Howell students fly through finals in aviation ground school

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HOWELL, Mich. (AP) — A group of Howell High School students flew through last week's finals, then crashed.


Students in Howell's student aviation ground school program not only completed a written test but created motorized model airplanes, based on the flight concepts they'd learned, according to the Livingston Daily Press & Argus ( ).

The test was challenging. A question about converting temperatures from Fahrenheit to Celsius was about the easiest of the nearly 40 they faced.

But getting the model planes off the ground was even more challenging.

Not every one of the five teams got their craft off the ground and even those that did experienced some bumpy landings.

"Landing gear, that was the biggest challenge," said Hillary Rickelmann. Her mostly female team created a plane that not only flew but performed a neat loop before coming down.

Teams were creative but realized early that they'd have to throw out some of their more extreme ideas like rocket engines and wedge designs.

"We're just happy it flew," said Christian Harris.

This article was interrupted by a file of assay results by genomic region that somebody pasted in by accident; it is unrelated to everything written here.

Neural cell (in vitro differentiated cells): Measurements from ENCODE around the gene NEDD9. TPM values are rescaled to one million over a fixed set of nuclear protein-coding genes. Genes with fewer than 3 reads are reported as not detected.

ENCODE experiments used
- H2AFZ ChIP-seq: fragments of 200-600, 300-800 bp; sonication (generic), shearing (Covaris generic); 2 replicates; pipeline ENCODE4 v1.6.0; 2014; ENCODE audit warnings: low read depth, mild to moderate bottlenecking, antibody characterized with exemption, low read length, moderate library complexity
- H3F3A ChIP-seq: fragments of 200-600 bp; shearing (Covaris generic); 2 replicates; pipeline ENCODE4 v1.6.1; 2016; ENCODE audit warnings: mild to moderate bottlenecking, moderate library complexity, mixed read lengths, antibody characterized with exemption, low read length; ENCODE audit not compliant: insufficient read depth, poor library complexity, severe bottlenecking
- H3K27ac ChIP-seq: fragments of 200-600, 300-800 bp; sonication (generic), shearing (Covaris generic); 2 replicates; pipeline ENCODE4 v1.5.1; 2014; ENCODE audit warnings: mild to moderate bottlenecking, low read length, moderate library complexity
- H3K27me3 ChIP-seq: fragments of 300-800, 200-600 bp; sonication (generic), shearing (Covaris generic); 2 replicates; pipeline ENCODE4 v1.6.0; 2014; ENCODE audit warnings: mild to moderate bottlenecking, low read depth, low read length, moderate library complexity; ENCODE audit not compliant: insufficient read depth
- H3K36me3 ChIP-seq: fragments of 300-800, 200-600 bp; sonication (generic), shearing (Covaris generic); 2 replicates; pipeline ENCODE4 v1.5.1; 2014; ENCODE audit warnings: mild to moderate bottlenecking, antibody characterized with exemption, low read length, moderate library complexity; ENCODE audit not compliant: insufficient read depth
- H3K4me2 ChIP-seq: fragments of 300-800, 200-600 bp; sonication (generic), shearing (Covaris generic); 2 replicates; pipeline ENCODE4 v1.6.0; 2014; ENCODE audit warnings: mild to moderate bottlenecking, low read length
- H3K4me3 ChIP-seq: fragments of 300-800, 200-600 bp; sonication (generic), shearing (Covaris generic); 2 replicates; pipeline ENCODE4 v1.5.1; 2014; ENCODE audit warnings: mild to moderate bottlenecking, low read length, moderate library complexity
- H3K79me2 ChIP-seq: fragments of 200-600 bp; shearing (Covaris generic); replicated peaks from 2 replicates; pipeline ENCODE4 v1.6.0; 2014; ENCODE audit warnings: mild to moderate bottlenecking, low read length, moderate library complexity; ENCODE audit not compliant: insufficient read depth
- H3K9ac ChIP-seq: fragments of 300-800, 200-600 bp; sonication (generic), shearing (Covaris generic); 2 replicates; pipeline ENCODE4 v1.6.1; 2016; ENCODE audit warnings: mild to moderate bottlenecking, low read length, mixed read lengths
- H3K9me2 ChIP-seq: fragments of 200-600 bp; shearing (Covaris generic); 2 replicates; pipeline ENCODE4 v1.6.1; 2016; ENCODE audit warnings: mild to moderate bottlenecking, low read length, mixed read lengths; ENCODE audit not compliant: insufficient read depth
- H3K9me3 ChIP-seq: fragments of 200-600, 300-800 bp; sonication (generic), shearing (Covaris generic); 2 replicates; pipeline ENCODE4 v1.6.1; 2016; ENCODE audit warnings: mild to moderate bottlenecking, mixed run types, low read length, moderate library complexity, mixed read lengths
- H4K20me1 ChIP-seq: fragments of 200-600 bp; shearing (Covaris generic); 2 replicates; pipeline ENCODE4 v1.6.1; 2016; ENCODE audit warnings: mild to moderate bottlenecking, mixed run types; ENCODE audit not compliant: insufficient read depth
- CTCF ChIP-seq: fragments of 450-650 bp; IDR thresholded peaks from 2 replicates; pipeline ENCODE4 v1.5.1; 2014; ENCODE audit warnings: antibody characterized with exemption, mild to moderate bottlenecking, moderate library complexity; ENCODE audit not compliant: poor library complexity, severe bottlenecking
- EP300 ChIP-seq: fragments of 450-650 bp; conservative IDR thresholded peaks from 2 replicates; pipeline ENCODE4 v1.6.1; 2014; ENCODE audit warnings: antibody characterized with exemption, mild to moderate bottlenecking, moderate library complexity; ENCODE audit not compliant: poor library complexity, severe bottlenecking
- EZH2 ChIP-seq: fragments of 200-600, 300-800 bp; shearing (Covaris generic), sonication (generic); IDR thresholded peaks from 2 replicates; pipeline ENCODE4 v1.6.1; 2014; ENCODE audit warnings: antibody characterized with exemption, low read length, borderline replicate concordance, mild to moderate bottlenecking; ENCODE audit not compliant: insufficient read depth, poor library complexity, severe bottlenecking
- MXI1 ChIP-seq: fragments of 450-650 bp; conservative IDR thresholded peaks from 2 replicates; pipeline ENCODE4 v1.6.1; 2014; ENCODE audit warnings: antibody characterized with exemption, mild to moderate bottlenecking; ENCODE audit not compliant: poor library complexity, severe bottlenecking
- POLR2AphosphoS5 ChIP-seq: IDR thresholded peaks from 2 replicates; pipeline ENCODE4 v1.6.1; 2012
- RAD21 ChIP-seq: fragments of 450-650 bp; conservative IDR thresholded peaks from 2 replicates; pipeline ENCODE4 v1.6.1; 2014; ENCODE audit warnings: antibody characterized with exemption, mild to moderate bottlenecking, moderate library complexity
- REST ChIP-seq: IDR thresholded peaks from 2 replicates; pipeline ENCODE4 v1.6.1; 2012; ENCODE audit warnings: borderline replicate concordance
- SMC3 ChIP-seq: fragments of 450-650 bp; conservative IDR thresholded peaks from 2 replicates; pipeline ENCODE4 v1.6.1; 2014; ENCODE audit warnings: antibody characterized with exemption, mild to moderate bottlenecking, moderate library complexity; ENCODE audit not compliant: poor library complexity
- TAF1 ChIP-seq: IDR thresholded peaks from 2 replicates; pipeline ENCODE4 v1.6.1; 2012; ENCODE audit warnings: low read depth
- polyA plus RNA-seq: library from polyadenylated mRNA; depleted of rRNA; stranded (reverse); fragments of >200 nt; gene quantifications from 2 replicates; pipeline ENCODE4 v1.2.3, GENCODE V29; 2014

His team's plane stayed airborne long enough to capture the class' inaugural flight competition trophy.

Each team had to finance its model airplane and team T-shirts, raising money and technical support from local businesses.

"They had to do this all on their own," teacher Jay McDowell said.

Over the past month, students visited hardware stores and hobby shops for parts and materials.

Teams and mentors watched the action inside a hangar at Howell Township's Crosswinds Aviation, which presents the class in partnership with the school district.

An elective, the flight school program began last year.

Students use their math and science skills in learning how flight occurs. They also meet with professional pilots and visit airports, including the Livingston County Spencer J. Hardy Airport in Howell Township, to learn about flight-related careers.

Completing the course puts students on their way toward earning a recreational pilot's license, saving them thousands of class fees in the process.

Some 22 students took the class in the first semester, with a new group now in place.

Regardless of whether, or how well, their planes flew, McDowell said he was proud of last week's graduates and the community should be, too.

"My wife thinks I should give you all an A," he said.


Information from: Livingston Daily Press & Argus,

This is an AP Member Exchange shared by the Livingston Daily Press & Argus.

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